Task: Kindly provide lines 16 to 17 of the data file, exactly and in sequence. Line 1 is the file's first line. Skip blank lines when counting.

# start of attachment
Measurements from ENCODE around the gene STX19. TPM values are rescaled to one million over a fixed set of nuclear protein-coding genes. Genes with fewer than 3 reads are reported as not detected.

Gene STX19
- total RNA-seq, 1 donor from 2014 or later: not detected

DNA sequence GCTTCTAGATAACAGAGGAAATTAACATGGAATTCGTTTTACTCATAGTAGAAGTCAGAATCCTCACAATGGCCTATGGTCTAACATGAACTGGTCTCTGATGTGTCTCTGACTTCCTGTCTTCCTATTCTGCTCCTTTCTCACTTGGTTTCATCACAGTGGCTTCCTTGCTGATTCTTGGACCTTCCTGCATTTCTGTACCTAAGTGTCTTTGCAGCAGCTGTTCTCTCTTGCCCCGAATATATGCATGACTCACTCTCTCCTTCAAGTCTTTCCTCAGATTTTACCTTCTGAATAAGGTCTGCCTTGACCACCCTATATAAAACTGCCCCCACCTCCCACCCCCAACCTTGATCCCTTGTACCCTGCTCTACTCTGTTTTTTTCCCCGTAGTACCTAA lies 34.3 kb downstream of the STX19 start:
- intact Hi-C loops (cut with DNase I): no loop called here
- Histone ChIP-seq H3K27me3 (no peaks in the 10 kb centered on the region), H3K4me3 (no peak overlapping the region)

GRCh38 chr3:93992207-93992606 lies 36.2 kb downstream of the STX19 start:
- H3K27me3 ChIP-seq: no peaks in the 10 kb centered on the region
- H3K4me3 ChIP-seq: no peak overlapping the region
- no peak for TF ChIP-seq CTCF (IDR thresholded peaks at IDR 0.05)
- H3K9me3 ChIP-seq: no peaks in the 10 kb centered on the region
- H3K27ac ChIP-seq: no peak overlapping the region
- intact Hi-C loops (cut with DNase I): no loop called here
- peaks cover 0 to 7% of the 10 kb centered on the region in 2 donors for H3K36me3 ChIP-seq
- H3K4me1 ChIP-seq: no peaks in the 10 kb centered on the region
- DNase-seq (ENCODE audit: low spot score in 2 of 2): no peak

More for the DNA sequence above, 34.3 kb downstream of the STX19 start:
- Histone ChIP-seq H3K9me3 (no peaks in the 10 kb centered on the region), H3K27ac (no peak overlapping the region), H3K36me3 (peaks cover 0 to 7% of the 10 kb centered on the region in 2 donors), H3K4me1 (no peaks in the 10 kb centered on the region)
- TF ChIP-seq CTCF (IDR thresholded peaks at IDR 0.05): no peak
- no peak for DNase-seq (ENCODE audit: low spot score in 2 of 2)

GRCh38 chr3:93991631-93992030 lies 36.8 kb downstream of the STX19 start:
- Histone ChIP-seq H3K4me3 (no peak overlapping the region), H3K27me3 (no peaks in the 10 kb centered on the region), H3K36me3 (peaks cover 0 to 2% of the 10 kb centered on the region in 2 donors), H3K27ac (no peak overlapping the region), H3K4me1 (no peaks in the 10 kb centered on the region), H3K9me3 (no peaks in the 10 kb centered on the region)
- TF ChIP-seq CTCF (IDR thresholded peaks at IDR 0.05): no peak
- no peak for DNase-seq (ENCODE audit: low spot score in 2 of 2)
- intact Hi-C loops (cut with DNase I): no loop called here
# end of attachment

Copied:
- DNase-seq (ENCODE audit: low spot score in 2 of 2): no peak

More for the DNA sequence above, 34.3 kb downstream of the STX19 start: